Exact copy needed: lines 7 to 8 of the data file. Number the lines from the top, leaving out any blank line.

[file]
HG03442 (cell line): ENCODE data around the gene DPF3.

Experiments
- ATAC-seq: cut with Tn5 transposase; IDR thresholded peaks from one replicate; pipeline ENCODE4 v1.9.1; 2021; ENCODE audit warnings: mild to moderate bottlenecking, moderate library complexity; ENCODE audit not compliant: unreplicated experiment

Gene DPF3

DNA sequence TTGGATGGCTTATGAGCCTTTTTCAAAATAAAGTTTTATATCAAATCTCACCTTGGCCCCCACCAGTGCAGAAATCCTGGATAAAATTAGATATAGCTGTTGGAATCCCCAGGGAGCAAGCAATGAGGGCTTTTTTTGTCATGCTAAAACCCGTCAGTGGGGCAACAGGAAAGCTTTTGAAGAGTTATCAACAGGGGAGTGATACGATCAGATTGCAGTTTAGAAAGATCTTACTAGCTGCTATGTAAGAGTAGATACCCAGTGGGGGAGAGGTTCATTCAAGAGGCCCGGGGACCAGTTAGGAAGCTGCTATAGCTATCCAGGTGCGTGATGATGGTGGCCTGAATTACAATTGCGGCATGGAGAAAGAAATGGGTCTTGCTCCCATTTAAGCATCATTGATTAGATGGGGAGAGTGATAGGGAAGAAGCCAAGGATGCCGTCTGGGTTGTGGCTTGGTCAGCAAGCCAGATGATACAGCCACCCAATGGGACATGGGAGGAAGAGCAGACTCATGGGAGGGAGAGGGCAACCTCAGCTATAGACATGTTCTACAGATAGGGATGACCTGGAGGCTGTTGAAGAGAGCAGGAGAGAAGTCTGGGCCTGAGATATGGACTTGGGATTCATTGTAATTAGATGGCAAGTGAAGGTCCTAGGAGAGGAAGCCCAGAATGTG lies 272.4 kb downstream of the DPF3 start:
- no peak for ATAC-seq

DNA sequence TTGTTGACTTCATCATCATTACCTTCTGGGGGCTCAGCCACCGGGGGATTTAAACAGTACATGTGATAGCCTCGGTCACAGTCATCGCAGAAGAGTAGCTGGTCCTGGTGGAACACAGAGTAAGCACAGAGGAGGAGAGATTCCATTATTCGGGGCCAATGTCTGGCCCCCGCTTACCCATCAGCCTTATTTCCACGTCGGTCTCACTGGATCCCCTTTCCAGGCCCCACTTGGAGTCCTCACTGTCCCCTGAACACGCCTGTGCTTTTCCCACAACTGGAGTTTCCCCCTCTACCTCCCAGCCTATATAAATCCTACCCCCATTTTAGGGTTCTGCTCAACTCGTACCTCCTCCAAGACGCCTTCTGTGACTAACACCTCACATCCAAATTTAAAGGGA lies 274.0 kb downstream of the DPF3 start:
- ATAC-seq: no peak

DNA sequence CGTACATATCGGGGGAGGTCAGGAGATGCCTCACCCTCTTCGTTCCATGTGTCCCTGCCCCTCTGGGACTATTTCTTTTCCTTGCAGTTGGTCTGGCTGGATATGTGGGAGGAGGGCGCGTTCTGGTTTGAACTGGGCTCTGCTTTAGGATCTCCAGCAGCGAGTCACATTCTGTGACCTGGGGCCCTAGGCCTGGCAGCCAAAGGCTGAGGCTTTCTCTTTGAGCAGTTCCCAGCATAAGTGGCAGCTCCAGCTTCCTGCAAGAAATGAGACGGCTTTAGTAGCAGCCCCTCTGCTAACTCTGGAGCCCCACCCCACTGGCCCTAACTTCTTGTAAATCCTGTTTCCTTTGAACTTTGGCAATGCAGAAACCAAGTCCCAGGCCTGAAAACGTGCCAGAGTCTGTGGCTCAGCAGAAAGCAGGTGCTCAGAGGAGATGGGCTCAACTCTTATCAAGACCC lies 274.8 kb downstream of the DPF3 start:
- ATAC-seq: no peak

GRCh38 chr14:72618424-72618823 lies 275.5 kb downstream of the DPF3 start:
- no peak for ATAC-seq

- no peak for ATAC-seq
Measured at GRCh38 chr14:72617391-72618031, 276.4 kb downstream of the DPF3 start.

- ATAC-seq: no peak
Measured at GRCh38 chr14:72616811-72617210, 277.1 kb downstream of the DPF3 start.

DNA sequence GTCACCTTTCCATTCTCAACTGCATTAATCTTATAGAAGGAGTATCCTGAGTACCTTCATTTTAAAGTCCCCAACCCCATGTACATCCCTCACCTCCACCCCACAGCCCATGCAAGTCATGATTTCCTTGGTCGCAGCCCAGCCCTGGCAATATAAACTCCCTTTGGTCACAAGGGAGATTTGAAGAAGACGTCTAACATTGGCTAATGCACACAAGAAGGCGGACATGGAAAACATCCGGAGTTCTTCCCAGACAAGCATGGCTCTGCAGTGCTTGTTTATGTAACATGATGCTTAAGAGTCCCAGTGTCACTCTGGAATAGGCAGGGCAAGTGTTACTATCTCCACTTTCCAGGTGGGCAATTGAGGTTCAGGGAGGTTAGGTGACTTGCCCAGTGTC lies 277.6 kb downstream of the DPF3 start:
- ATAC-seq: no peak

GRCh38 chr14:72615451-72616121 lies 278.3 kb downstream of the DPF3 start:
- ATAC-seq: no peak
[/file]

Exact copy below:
DNA sequence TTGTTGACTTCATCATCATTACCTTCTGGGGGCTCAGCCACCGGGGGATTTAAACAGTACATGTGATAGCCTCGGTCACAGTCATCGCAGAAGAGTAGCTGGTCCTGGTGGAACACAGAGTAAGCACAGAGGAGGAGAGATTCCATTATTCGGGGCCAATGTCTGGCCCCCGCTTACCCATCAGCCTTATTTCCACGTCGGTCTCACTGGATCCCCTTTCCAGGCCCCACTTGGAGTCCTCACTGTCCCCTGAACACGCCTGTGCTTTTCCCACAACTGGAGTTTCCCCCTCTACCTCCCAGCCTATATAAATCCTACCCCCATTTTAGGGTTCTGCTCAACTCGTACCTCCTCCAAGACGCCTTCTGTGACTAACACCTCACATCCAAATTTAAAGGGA lies 274.0 kb downstream of the DPF3 start:
- ATAC-seq: no peak